Uber isn’t standing still, having only just had a rebrand in 2016, followed by some inescapably bad press, they are moving onwards and upwards with a complete overhaul of their brand and as a result their marketing materials at large.

The designer of the new brand guidelines are brand consultancy firm Wolff Olins have completed a set of friendly, consistent branding guidelines with wide-reaching application across a now global brand.

The new branding system incorporates nine different elements:

  • Logo
  • Composition
  • Typography
  • Iconography
  • Colour
  • Motion
  • Photography
  • Illustration
  • Tone of Voice

Some feel more contrived than others.

The logo has a strong focus on the company’s status as a household name which has passed the test of transitioning from noun to verb, much like hoover or google. As such any kind of graphic mark has been eschewed leaving the stark, black on white wordmark. The name is so short and the company can get away with this, however it's a bold choice for what is yet another minimal, sans serif logo.

The new logo therefore is obviously tied inextricably to the newly developed typography. It is overwhelmingly practical, incredibly legible at different sizes and easily translatable to different languages. Its conventions are incorporated into a travel-inspired set of icons which has plenty of applications across its multilingual marketing materials and in-app digital graphics.

Icon sets for an international company with a huge range of employees from a wide variety of backgrounds is essential. Uber now have both a filled and outlined set of clear, clean icons to give maximum flexibility in their usage. The arrow icon from the set seems to have been given particular significance. Plastered over Uber’s example poster ads, it indicates a company trying to move forward and not just in the literal sense of getting its users from A to B.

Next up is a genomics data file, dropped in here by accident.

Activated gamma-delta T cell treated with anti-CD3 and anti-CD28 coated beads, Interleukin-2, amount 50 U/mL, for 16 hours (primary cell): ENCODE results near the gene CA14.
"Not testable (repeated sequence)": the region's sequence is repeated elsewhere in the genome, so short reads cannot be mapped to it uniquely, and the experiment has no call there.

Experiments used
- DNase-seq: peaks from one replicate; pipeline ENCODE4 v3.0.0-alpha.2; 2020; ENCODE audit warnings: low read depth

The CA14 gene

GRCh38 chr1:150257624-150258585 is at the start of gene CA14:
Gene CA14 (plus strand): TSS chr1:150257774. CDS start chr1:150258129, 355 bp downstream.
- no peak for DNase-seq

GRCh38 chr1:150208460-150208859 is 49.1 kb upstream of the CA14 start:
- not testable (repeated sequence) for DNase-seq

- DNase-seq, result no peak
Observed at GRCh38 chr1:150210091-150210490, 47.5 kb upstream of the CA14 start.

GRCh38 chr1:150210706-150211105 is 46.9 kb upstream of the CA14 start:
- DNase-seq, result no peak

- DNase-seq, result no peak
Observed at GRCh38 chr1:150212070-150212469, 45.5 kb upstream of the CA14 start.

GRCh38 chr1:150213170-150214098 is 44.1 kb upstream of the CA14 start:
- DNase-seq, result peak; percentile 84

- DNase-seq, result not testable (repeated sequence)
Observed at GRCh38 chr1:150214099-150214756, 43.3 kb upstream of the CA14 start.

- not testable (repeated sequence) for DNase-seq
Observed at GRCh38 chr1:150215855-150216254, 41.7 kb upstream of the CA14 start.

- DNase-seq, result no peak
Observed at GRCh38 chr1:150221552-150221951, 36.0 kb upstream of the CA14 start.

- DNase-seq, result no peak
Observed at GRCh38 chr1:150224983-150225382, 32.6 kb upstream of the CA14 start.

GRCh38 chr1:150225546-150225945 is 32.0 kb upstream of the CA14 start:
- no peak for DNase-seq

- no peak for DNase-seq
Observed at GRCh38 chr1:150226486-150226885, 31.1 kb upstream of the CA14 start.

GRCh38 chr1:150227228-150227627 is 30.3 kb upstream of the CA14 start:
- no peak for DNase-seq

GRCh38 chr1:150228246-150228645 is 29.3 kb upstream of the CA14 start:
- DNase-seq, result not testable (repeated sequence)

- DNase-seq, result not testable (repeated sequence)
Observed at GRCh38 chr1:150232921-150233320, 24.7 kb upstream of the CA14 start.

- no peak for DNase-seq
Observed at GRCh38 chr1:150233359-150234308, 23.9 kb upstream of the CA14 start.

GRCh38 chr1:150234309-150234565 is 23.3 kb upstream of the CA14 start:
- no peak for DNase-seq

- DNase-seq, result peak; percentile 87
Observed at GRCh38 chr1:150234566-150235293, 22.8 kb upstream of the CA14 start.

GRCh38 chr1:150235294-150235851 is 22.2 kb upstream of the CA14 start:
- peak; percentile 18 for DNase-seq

With the decision to utilise  unfussy typography comes a relatively unfussy colour palette, largely keeping to black and white they have included a new ‘safety blue’, used to emphasise aspects in marketing materials which relate to Uber’s care and safety, also highlighting any key interactions with users. A broader muted colour palette is also available for use within Uber’s marketing illustrations.

Arguably the new set of guidelines most of note, sometimes incredibly forcibly, is the composition structure which gives particular emphasis to the ‘U’ device. Here, sections of a square grid-like ‘U’ (already jarring to me against the curve of the word mark) are imposed on various design compositions so that they all show “a subtle ‘U’” except where the image has been framed in such a way that it, well, erm… doesn’t. (Come on Wolff Olins, that is quite clearly just a full bleed image - the ‘U’ is irrelevant).

When applied in advertising, particularly in the geographic poster ads, it creates an interesting, quirky layout that can have varying photographic textures and imagery applied and provide the strong, diverse visuals one would expect from a travel company. Considering this is achieved by simply losing the top margin, it’s pretty clever. The ‘U’ device also looks great when using footage and motion graphics.

One element that seems to have been slightly overlooked in the wake of the “U’ composition system” is the addition of some neat geometric illustrations. Drawing inspiration once again from the logo’s simplicity, the illustrations are paired back and feature the frequent use of white space which, as an illustrator I rather enjoyed, especially their inclusion on the clean white printed pages of the the driver's manual. However, I then saw them employed on Uber’s website and was slightly confused by the  addition of a grey background. Such a great shame.

Overall it’s a positive, more personable step for Uber, if a bit boring.